Fraternity Cuts Ties With University Due to Sexual Assault Investigation


A fraternity that is no longer affiliated with Cal State Long Beach is causing concern for school officials. Last year, in February 2017, fraternity, Sigma Chi, was suspended from the university due to allegations of three sexual assaults. University officials are worried because the chapter has decided to break ties with the school and continue to put on events. Later in 2017, another student, who shall remain nameless, came forward and reported a July 2017 assault to the university, launching a Title IX investigation, Press Telegram reports. The student says that she was unaware that the fraternity was suspended at the time of their party. 

After nearly 8 months of deliberation, officials for Sigma Chi International did request that the universities investigation be expedited. The university however would not consider lifting the suspension until all investigations were complete. If any wrongdoing had occurred, the fraternity would either be suspended immediately or have their charter removed. On the other hand, if the fraternity was in the clear, the suspension would be quickly lifted. 

The fraternity, who had just come back from a 15 year suspension due to violating hazing policies, chose to sever ties with the university and remain independently active.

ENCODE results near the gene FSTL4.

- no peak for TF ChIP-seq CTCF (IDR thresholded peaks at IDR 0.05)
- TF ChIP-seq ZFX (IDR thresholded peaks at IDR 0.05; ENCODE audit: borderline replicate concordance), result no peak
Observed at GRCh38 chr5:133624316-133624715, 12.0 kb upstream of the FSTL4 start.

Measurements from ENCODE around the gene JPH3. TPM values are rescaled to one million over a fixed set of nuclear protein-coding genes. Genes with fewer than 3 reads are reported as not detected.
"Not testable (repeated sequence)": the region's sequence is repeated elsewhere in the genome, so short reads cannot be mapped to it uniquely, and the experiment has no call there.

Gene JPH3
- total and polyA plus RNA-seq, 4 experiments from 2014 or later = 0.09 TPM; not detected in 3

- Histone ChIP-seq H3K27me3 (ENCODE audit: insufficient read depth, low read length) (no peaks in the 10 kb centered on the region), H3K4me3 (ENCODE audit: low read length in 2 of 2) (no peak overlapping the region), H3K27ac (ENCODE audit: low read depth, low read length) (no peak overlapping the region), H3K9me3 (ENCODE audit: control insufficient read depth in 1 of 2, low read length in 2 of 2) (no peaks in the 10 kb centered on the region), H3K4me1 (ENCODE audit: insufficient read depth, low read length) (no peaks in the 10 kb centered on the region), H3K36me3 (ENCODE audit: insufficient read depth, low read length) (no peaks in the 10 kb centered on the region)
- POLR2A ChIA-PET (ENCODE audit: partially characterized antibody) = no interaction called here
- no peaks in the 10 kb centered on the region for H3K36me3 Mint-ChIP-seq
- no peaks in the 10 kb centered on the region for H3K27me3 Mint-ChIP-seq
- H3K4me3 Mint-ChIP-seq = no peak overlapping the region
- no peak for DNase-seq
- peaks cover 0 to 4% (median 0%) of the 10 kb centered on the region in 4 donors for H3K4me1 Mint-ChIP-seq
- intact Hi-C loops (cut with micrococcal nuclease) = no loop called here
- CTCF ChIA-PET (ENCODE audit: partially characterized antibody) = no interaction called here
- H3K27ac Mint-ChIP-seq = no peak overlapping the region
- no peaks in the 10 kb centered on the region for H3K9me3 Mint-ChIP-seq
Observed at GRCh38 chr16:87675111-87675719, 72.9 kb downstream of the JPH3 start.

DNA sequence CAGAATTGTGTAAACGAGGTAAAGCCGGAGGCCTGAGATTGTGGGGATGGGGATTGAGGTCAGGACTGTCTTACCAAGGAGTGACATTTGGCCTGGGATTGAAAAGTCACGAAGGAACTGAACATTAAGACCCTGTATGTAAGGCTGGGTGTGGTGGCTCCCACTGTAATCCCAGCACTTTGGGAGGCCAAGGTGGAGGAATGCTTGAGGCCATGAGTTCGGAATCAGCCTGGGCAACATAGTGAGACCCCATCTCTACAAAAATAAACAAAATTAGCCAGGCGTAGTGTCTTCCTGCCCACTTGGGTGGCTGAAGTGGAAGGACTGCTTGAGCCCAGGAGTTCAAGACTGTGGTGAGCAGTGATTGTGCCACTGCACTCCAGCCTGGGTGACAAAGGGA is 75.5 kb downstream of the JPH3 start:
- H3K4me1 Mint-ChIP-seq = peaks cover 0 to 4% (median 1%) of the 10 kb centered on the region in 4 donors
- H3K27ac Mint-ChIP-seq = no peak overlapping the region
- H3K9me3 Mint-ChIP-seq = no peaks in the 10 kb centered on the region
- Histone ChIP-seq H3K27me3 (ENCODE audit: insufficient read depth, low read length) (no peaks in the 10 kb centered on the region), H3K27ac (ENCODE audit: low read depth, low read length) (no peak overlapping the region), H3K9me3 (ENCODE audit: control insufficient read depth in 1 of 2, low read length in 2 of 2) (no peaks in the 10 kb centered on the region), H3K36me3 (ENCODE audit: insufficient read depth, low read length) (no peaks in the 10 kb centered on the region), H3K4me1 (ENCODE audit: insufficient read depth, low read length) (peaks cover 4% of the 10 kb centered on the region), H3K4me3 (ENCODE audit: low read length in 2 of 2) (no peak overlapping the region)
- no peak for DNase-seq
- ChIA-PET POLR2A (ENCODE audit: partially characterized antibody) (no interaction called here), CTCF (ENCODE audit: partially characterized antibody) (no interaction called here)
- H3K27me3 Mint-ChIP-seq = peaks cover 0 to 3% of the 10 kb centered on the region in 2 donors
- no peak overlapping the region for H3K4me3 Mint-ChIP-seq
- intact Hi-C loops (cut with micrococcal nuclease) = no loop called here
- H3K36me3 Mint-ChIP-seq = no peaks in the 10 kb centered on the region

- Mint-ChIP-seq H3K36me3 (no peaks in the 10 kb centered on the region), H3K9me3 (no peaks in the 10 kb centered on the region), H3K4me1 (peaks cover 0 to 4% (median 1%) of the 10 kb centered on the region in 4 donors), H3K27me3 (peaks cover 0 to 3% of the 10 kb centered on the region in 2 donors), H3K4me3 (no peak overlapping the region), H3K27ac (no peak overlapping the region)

“The university kept the chapter on cease-and-desist for seven months without beginning an investigation into the chapter,” said Michael Church, the executive director of the fraternity’s international headquarters. “And declined several times to collaborate with Sigma Chi International Fraternity on several suggested pathways of potential restoration efforts during that time period.”

Jeff Klaus, Vice President for Student Affairs says that although Sigma Chi cut ties with the school, he isn't sure that they are advertising their independence well. Many students are still under the impression that the fraternity is associated with the university. 

"If they do put on an event in the community, I would venture to say that most of the members, if not all are our students."

Klaus says explaining the fraternity is no longer sanctioned by the school, and then getting students not to attend is more difficult than not.  

"I certainly do not want to encourage students that if they have a pattern of sexual assault occurring at events connected to their organization - we do not want our students to participate in that." 


Sponsored Content

Sponsored Content